It’s a bright August morning, and I’ve just begun driving around this achingly scenic part of central Romania, where the green hills are dotted with giant conical haystacks. As I make my way from one hamlet to another, occasionally stopping to peek inside magnificent 13th-century churches that once doubled as citadels, the welcome is not exactly warm. Pretty much everyone I pass—farmers weeding their fields by hand, groups of kids playing by the roadside, stooped women in head scarves carrying bags of tomatoes—sizes me up with a severe, wary look that seems to be some kind of Transylvanian Death Stare. Granted, whenever I pause to speak with anyone, the stern facade crumbles quickly; one young guy in a tracksuit cheerfully shows me how to scale a stone wall so that I can look around an abandoned medieval rectory. But in the next village, the intense glowers begin anew.
We are in The Clearing. The trees stop in a uniform oval where nothing grows and where, since official records began, nothing has grown. “Once when I came here,” says Alex, our guide, “I found 60 people from Bucharest trying to open a gate into another dimension.”
I set a significant scene in Daughters of Shadow and Blood here.
Romanian friends told us this area of medieval villages and fortified churches had little to do with the fiction of “Dracula,” yet the night was turning into a vampirish cliché. In his 1897 novel, the Irish writer Bram Stoker described the Carpathian pass as “an imaginative whirlpool” where every known superstition gathered. I saw how he might get that idea.
Prince Charles has a fistful of royal titles, starting with Prince of Wales and heir to the British throne, but until now, heir to Vlad the Impaler, better known as the inspiration for Dracula, has not been one of them.
Nighttime in Transylvania is as atmospherically spooky as you would hope it would be. During the winter, a thick, low-lying mist covers thick forests of pine trees and firs. Above the fog, you can see the silhouetted turrets and spires of ancient castles and fortified churches. Many of the old homes there still burn wood fires, adding to the smoky air, while the towns are filled with gothic and baroque buildings that were once beautiful, but are now marked by peeling paint and crumbling facades.
We all know about vampires and werewolves, or at least we think we do. The legends and myths that inspired these monsters are sometimes surprisingly different, but no less chilling. In this series of posts, Monster Monday, we’ll investigate the monsters that have informed our modern notions, as well as some lesser known monsters. Today, we talk about the Turul.
A Turul is a legendary creature from Hungarian folklore, usually depicted as a large black falcon. It is a divine messenger and perches on top of the Tree of Life. It represents power and strength and is seen as a protector of the Hungarian people.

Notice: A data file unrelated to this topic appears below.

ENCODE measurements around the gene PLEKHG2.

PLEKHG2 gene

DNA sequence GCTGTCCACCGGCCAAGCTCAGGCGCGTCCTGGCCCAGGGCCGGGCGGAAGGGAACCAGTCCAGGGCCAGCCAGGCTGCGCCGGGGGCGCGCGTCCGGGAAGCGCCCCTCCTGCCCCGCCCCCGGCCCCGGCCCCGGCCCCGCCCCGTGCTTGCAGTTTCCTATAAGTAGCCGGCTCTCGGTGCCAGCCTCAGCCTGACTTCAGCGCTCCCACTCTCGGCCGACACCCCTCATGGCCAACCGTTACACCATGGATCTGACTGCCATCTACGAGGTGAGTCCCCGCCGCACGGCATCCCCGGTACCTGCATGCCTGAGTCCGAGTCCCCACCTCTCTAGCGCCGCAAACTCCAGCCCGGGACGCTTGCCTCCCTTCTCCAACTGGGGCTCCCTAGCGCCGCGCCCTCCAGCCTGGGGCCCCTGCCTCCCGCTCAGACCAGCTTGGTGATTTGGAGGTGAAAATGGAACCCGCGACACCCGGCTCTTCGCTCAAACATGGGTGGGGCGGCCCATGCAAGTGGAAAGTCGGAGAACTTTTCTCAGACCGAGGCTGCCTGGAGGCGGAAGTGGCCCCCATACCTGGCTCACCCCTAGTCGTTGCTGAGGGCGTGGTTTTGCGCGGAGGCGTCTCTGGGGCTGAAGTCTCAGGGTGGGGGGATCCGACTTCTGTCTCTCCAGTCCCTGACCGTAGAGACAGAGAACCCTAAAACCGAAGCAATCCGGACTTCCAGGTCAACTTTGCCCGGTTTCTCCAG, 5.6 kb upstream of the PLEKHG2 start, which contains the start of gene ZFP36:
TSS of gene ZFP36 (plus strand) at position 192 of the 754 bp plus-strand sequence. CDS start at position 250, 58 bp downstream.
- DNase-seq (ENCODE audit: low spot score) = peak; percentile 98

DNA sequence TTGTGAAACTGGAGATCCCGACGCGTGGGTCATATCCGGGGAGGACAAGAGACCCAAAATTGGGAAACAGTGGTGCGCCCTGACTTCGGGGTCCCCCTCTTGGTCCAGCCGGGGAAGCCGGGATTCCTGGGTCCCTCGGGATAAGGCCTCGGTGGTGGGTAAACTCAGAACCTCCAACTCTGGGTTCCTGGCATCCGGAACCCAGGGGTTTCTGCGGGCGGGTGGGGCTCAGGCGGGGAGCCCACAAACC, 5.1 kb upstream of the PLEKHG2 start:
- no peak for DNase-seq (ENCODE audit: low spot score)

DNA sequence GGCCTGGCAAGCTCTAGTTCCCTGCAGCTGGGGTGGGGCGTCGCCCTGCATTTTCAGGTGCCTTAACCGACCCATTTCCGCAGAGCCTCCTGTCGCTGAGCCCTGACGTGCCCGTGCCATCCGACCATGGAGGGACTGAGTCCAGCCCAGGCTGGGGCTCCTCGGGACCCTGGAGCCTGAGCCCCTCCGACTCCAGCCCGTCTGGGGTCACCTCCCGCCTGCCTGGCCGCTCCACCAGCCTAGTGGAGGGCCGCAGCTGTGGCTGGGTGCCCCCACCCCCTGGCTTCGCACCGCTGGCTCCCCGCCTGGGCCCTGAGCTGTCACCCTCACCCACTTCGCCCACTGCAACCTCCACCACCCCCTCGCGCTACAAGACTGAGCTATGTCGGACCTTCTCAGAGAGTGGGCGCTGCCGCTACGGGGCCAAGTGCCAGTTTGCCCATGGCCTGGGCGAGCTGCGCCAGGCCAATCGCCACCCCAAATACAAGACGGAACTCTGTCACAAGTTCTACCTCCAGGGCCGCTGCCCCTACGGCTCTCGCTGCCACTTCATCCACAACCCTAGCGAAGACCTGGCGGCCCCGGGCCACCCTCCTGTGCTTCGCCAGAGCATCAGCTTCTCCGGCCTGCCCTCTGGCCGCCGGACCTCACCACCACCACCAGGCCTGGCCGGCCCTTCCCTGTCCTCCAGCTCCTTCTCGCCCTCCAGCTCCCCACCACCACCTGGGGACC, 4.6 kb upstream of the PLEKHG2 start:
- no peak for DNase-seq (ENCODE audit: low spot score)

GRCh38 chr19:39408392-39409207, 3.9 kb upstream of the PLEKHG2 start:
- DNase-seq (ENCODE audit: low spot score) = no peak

It was a symbol of the Árpád dynasty of kings because there is a legend that a Turul appeared to the mother of the first Árpád king and told her she would bear a long line of great rulers. Hungarians also use the Turul to signify their kinship to the Huns and their famous leader Attila, who was said to be descended from a Turul. There are several legends about a Turul leading the Hungarian people to the area of present-day Hungary, reconquering a portion of Attila’s empire. Often a Turul is depicted wearing Attila’s crown and carrying Attila’s flaming sword in its talons.
A Turul is still used in the coats of arms of several Hungarian government offices and the Hungarian Army, as well as the coat of arms of Transylvania.
The name Transylvania literally means “the land beyond the forest.” The Romanian name is Ardeal, and the Hungarian name is Erdély. In German, it is known and Siebenbürgen, which literally means “seven fortresses,” referring to the seven fortified towns founded by German immingrants to the region in the Middle Ages.
Though it was made famous by Bram Stoker in his novel Dracula, Transylvania is an area rich in history and has long been a crossroads for different cultures, a fact represented in the coat of arms.
The black bird in the upper portion of of the coat of arms is often mistaken for an eagle or even a raven, but it is actually a turul, a mythical falcon from Hungarian legend. It represents the Hungarian nobles who ruled Transylvania for several centuries. The sun and moon represent the Szeklers. The Szeklers speak Hungarian, but they are a distinct ethnic group. The seven red towers on the lower part of the coat of arms represents the seven cities of the German immigrants, who are commonly refered to as Transylvanian Saxons. Because Transylvania is now part of the modern state of Romania, these cities are normally referred to by their Romanian names, but sometimes the German names are used. The seven cities are (with German names in parentheses): Braşov (Kronstadt), Sighişoara (Schäßburg), Mediaş (Mediasch), Sibiu (Hermannstadt), Sebeş (Mühlbach), Bistriţa (Bistritz), and Cluj (Klausenburg).
Sighişoara is significant because it is the birthplace of Vlad the Impaler, also known as Dracula, Bram Stoker’s real-life inspiration for the vampire.
Interestingly enough, the Romanians, who have been the majority of Transylvania’s population for much of its history, are not represented in the coat of arms.